Kris Koller

----- Original Message -----
From: Scott Sweeney
Sent: Monday, June 02, 2003 9:02 PM
Subject: [CR]New Member

My passion for fine bicycles started on a fall day in 1973 (8th grade), when I rode my friends 1971 or so Raleigh Professional after school. I just could'nt believe the difference going from my 40+ lb Schwinn Deluxe Breeze 3-speed to a 21 race bike. It was an epiphany for me which has lasted to this very day. I don't know if kids today share the same feelings today because most bikes are relatively lightweight and not as extreme as in the 1970's.

I think the turning point for me were the handling, responsivenes, exotic graphics; flags of the world, and olympic stripes, to fancy chrome work,, and silky smooth Campagnolo hubs. I never knew how bad hubs could be until I spun a Campagnolo Nuovo Record wheel in my fingertips for comparison. I knew I had to have one, but the best I could muster was a new Gitane Grand Sport on my next 14th birthday. My desire did not fade, in fact it intensified. Over the next two years I rode my other friends Gitane Interclub which was a real treat with sew-up tires, but not in the same league or feel as the Raleigh Professional. To gain knowledge, I would carefully stop to observe every race bike I saw in passing on the street, or parked in front of a bike shop. On weekends, I would visit Sugden & Lynch bike shop in Menlo Park, CA ask questions, and look at the overflowing dozens of Cinelli's Pogliaghi's, and Masi's they had for sale, not to mention the glass cases full of pantographed Campagnolo parts. After learning about tubing materials, Campagnolo parts, seat tube and head tube angles and the like I headed out to buy my first used Italvega Super Speciale. I logged many miles over 3 years and sold the bike to buy a car when entering college. I longed to own another race bike and eventually bought a used Gitane Tour de France my sophmore year in College which I was very proud to own. I rode the bike daily to school and found it stolen my senior year. It was'nt until I graduated that I bought a used Masi Gran Criterium which I have to this day. In the past 15 years I've purchased 2 more Masi's, a Gios Professional, and a Raleigh Professional,and a Gitane Tour de France, which I tend to fiddle with more than ride.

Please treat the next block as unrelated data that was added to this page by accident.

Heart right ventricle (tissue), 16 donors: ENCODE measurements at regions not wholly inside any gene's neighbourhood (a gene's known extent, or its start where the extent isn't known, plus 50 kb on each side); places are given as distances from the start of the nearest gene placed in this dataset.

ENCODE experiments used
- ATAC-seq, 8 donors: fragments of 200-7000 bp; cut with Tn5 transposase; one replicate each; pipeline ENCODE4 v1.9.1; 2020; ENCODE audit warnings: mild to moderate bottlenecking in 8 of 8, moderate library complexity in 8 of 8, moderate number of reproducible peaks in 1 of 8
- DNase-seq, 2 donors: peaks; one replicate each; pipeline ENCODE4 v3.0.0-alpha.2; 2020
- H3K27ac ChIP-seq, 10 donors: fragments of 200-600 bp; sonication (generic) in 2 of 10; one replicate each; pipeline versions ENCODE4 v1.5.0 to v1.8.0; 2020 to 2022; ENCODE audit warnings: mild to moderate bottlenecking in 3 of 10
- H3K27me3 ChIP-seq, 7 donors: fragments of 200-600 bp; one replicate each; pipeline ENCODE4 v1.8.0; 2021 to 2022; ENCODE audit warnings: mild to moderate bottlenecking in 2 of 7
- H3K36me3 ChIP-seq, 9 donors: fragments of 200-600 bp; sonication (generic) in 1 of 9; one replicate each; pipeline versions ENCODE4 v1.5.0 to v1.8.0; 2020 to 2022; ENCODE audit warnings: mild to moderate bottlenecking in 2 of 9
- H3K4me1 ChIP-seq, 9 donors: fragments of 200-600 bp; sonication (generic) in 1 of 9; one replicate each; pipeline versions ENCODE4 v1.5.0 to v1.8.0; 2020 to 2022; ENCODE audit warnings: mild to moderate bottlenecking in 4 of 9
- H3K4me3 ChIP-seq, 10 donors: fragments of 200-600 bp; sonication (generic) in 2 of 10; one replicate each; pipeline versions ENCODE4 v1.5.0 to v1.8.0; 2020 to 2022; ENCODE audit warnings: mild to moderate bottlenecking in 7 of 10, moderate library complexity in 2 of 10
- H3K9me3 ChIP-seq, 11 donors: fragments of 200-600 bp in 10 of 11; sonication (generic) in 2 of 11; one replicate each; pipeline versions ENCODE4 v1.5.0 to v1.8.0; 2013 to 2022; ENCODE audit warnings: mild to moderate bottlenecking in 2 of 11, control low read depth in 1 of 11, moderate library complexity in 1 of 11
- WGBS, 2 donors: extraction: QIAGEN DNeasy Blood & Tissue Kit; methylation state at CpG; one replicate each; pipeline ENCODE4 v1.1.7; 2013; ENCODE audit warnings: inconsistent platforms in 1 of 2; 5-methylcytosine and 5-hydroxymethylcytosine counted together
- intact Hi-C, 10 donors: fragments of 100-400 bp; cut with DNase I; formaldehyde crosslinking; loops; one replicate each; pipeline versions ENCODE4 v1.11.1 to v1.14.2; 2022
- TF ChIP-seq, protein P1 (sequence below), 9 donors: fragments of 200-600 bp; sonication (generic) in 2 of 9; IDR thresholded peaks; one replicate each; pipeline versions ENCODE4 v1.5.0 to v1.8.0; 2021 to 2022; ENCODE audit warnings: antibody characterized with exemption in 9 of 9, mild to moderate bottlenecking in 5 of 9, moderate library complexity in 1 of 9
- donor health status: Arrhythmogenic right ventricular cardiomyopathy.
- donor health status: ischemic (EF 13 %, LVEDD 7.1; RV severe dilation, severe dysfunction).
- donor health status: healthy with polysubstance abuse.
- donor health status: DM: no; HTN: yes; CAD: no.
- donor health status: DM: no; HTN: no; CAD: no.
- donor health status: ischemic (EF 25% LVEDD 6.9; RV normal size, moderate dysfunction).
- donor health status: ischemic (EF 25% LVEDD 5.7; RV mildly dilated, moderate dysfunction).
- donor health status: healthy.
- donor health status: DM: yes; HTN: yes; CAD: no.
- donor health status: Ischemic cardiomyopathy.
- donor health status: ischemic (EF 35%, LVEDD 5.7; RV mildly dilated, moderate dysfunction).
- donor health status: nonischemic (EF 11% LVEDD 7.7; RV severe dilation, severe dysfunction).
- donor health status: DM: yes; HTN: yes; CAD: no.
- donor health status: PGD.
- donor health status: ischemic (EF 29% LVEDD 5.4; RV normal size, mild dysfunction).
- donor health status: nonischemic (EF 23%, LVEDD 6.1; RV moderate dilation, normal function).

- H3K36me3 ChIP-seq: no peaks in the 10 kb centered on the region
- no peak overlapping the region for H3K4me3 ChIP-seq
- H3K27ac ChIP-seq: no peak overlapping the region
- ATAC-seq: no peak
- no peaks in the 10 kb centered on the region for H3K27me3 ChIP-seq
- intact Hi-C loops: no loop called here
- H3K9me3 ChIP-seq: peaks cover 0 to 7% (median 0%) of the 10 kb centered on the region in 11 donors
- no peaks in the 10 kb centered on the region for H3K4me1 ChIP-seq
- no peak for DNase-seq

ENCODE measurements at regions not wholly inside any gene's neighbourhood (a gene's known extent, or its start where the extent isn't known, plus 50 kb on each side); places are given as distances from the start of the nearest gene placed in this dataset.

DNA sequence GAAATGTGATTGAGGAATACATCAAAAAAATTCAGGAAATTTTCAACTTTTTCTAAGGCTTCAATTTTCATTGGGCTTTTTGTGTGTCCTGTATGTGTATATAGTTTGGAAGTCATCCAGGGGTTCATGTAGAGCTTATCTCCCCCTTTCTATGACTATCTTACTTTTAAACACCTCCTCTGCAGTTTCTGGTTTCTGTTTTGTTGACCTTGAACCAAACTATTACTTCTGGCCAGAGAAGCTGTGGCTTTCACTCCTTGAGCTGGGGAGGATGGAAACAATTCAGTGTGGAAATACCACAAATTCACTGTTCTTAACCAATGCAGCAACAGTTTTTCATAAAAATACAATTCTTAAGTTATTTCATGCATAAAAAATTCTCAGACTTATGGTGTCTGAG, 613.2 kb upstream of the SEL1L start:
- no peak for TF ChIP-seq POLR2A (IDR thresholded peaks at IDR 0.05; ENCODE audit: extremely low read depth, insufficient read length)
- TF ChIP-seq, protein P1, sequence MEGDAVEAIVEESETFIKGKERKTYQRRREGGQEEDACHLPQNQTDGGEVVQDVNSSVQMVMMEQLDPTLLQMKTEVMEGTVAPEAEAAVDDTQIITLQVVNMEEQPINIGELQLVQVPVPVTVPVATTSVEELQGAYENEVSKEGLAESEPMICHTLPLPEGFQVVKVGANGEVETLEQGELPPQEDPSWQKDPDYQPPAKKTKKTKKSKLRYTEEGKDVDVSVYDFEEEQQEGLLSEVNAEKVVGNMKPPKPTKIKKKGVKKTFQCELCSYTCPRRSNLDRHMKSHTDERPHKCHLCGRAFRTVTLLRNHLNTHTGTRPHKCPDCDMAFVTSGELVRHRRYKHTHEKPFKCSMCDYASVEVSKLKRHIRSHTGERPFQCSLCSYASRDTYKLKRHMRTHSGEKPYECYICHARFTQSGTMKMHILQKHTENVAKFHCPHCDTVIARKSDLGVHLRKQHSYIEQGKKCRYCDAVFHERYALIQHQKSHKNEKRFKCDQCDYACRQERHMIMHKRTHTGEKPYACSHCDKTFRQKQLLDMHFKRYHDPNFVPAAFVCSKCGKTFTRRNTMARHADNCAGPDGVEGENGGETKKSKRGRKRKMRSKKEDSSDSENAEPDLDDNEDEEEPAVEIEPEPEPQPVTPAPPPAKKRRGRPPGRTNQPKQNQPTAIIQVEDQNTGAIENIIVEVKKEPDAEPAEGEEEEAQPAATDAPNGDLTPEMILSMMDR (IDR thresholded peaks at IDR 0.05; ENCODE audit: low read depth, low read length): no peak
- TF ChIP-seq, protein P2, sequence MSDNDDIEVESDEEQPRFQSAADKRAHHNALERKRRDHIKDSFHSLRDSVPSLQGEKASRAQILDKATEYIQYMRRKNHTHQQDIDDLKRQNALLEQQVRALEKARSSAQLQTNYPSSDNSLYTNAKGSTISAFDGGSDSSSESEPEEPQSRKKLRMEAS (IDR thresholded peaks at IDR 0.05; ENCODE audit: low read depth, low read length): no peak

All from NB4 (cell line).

I stopped riding for about 8 years after several job moves with my bikes disassembled in storage. The aesthetic appeal of Tig welded bikes from the late 80's & 90's just did'nt draw me into showrooms. Finding Campagnolo parts or knowledge at the local bike shop was an impossibility. Everywhere I go it's mtn bikes, BMX and Dura Ace, or try them down the street. It has been the last 6 years that I have gotten back into biking partly with the need to exercise, and the enjoyment of riding a conversation piece.

Only recently after finding your website, I'm delighted to know that others feel as I do and appreciate fine vintage lightweight bikes. My mother would often tease me in high school when I snuck out of the house early Sunday mornings to go on a ride only to ask me "are you wearing your ballerina slippers?" Now I don't feel as awkward as I did back then.
Scott Sweeney
Salinas, CA